Technology is changing the ways we communicate with one another on a daily basis. Most of these changes are minimally noticed as most consumers mostly interact with technology built around the experience of the end-user. Still, there’s a massively complex network of technical development that goes into the ways we communicate with one another.
Approximately 96% of organizations have utilized cloud computing in some form. It might sound like old news to you, but as technology progresses, many businesses fall behind in adopting technologies that are breaking barriers. Cloud computing is just one way we’re seeing real changes in how we communicate.
This has become clear as the Philadelphia School District begins a five-year partnership with VOIP Networks, a top-tier Unified Communications (UC) provider. Telecom and VoIP, remote managed systems, emergency response centers, and audiovisual systems will all be connected on one cloud-powered platform, bringing one of the nation’s largest school districts changing how they communicate.
“We’re pleased that the School District of Philadelphia has chosen VOIP Networks to partner with in this deployment. We’re excited about bringing state-of-the-art Mitel technology to their growing school district and providing a safe environment for their children,” said VOIP Networks CEO Chuck Reagan.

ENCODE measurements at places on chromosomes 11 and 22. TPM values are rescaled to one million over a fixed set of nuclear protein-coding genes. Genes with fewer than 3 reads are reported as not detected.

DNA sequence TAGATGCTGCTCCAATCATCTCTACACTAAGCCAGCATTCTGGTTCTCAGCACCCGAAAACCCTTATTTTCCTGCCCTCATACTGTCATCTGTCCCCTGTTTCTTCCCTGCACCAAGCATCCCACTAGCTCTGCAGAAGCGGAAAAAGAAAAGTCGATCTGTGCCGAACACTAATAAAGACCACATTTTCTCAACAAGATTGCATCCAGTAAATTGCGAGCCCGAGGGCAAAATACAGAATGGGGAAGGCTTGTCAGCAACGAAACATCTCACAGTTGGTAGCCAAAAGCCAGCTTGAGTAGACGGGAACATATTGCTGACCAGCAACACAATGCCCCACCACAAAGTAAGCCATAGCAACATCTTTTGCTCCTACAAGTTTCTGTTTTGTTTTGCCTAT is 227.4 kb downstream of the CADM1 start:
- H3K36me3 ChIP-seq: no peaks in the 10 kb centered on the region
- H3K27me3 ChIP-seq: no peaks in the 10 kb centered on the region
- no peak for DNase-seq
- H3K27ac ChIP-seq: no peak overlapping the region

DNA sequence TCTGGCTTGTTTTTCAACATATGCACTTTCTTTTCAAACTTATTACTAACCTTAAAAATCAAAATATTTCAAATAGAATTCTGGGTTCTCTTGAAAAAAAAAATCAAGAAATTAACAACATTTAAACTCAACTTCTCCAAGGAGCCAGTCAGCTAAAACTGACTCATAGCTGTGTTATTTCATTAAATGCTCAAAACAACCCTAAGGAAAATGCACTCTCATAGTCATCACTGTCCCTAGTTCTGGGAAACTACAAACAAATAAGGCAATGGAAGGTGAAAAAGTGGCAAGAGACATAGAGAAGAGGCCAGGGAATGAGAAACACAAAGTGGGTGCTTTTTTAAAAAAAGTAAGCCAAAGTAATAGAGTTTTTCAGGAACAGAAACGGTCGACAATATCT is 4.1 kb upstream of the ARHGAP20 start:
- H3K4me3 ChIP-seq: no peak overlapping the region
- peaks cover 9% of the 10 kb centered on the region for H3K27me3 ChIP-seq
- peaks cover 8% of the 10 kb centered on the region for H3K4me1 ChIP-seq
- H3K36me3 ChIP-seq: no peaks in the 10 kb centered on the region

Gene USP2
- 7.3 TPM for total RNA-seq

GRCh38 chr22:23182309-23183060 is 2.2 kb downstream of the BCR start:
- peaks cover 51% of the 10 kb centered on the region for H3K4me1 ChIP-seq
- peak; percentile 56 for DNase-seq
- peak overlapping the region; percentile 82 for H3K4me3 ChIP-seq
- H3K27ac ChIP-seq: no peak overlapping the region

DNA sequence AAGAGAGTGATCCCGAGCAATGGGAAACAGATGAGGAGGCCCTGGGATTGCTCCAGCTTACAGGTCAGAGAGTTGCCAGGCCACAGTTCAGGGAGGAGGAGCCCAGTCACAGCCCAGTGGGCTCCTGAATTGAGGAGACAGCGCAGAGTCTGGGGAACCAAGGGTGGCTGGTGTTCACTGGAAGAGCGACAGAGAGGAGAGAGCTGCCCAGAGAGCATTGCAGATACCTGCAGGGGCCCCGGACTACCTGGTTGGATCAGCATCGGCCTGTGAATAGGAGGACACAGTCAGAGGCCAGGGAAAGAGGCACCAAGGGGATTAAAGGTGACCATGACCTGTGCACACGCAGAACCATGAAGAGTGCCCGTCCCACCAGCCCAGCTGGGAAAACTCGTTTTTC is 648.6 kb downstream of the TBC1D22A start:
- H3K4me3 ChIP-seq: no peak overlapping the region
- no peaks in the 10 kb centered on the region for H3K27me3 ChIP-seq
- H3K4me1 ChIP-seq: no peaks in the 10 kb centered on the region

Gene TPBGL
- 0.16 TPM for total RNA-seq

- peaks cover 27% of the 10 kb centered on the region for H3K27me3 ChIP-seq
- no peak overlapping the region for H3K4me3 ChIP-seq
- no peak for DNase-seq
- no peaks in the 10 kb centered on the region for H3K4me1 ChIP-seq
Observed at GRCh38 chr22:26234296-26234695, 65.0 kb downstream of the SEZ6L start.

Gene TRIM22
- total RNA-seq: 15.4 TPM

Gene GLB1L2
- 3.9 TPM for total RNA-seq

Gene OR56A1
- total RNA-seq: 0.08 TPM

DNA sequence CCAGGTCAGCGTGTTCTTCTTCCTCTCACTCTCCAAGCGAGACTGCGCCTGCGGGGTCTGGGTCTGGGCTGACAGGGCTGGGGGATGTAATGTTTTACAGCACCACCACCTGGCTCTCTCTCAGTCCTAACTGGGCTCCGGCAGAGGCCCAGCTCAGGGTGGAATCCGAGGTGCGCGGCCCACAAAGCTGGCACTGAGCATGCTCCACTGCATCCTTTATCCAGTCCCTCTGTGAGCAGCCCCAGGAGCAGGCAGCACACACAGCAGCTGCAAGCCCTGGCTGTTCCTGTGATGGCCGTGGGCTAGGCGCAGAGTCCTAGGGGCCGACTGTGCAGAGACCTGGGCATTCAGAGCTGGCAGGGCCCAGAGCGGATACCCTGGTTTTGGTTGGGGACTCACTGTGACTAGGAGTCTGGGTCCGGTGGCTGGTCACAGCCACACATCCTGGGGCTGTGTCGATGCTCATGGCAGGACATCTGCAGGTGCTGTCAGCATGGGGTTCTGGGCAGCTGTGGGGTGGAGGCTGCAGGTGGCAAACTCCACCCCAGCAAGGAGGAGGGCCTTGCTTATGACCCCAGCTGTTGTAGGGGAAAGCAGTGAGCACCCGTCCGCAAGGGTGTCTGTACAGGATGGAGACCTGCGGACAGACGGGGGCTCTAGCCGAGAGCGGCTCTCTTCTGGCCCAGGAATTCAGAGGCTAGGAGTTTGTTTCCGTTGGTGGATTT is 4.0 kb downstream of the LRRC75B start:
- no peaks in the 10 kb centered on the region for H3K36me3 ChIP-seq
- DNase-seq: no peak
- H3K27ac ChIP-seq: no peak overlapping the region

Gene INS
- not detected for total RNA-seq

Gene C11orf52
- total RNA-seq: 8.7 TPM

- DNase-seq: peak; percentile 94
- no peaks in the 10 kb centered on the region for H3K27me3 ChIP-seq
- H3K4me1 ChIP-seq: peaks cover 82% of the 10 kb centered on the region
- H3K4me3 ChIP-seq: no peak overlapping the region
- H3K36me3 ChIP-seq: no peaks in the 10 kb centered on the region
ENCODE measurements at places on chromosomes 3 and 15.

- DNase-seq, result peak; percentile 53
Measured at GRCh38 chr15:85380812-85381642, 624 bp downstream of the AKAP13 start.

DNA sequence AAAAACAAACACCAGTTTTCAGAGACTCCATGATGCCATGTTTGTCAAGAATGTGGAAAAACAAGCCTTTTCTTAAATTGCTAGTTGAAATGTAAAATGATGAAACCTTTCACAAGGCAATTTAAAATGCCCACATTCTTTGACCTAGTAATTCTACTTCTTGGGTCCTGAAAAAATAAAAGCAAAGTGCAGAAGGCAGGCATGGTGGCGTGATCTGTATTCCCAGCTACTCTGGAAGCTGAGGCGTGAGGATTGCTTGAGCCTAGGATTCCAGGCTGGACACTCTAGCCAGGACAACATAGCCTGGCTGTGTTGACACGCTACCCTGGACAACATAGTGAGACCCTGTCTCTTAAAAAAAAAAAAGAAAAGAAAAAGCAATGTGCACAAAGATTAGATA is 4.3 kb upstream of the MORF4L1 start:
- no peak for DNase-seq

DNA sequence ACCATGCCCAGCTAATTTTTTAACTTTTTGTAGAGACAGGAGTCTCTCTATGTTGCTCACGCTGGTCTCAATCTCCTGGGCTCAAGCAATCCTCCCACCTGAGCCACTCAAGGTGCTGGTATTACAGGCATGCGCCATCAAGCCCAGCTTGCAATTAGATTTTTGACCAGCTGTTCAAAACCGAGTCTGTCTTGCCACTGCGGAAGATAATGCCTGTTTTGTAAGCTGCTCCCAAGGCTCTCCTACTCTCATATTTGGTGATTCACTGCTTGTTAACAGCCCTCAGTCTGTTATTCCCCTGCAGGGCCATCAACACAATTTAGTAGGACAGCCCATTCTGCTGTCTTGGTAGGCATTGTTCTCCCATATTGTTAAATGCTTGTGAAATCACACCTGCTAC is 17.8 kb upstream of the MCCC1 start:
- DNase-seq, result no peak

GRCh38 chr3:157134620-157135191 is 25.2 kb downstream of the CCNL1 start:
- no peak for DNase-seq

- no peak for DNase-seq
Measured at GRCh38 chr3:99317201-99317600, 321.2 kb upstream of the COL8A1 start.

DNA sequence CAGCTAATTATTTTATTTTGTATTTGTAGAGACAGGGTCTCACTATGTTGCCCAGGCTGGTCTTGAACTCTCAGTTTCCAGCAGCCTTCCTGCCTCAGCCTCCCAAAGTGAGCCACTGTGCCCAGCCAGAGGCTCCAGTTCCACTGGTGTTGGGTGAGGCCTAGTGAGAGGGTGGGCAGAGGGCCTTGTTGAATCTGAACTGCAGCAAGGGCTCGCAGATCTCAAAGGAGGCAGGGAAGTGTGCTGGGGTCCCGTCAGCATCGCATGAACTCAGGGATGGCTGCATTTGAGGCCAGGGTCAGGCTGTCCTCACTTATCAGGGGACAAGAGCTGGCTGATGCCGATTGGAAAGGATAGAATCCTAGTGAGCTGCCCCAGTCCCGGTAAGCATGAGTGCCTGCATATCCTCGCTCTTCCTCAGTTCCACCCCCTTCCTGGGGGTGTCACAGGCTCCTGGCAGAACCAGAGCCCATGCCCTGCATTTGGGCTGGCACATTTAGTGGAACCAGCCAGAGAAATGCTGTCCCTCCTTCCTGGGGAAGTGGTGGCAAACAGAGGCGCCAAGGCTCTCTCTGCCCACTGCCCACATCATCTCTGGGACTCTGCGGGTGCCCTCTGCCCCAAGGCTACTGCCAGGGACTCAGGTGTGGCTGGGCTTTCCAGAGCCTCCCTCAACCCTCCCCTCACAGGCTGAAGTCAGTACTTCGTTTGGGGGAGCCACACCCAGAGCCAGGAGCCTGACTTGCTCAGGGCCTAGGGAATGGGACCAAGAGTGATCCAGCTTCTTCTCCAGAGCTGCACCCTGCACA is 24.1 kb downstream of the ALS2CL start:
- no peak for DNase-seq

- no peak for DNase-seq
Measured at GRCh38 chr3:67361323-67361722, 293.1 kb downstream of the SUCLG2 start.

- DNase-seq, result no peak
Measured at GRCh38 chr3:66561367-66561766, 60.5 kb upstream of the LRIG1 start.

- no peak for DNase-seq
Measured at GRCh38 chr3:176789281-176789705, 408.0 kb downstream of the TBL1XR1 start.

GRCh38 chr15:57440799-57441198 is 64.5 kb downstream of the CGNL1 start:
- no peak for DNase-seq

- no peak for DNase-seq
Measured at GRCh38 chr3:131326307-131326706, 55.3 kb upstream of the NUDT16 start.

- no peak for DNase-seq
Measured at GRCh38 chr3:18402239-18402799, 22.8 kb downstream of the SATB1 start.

One of the main points is that the technology aims to grow with the district, adapting to their communication, technological, and security needs as the district and tech evolve together.
The idea and goal of Unified Communications are to take all the separate communication technologies we have and provide a unified platform from which all of them can operate. The pillars of UC seek to integrate the often singular functioning forms of communication we most commonly use: voice, messaging, conferencing, mobility, and video.
While useful in their own ways, having one place to host all these communication technologies will facilitate new ways to make how we reach one another more seamless and efficient. It remains, however, difficult to turn people away from the status quo, especially when that technological status quo works just fine.
It’s organizational partnerships like the Philadelphia School District, Unified Communications, and VOIP Networks who stand to illuminate the possibilities of our technological future.